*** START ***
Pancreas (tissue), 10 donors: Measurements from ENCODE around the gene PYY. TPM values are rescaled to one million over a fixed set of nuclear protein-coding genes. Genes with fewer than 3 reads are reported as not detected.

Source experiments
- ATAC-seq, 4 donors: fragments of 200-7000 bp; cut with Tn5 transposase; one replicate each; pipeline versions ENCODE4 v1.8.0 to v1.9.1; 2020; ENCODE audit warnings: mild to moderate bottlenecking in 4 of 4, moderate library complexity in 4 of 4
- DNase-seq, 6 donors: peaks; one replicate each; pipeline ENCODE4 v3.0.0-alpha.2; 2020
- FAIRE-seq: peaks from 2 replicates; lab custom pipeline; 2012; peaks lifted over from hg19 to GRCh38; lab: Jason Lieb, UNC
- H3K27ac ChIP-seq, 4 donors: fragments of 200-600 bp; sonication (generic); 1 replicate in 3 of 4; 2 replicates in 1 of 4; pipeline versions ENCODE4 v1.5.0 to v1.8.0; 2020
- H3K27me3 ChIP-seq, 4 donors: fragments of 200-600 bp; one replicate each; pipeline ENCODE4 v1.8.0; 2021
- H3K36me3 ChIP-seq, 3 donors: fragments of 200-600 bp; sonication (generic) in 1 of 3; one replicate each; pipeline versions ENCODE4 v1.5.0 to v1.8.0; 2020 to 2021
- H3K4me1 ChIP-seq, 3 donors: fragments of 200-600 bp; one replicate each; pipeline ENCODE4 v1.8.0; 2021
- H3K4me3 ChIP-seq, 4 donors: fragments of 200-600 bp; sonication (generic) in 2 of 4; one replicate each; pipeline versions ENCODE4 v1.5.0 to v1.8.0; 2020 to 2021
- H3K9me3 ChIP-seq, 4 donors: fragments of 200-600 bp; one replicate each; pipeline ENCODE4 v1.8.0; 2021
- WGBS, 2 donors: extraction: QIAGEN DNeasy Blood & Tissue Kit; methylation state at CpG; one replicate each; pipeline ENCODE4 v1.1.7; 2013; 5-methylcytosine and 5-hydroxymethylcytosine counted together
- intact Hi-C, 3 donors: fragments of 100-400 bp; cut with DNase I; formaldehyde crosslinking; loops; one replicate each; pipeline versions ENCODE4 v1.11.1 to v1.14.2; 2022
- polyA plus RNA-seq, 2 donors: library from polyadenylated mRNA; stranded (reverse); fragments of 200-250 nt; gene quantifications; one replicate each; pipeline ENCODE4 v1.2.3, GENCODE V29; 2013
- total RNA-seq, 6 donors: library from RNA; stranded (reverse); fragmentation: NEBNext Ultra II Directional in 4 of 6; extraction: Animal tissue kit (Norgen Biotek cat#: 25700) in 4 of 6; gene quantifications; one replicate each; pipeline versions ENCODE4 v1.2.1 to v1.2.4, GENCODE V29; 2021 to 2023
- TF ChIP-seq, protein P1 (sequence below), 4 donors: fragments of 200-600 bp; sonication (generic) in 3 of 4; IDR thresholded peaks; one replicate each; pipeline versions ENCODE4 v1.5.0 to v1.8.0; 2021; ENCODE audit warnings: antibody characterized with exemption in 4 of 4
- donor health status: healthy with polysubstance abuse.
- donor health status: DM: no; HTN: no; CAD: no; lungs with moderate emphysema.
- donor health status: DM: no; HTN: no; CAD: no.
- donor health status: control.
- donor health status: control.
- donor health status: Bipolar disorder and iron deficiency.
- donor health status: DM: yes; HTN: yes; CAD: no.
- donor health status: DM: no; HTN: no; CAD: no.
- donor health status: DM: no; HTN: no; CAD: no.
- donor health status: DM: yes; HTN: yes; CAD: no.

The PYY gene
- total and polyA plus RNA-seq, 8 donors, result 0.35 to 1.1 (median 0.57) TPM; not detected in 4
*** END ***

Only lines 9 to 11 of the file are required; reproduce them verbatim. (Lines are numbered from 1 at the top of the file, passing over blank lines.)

- H3K4me1 ChIP-seq, 3 donors: fragments of 200-600 bp; one replicate each; pipeline ENCODE4 v1.8.0; 2021
- H3K4me3 ChIP-seq, 4 donors: fragments of 200-600 bp; sonication (generic) in 2 of 4; one replicate each; pipeline versions ENCODE4 v1.5.0 to v1.8.0; 2020 to 2021
- H3K9me3 ChIP-seq, 4 donors: fragments of 200-600 bp; one replicate each; pipeline ENCODE4 v1.8.0; 2021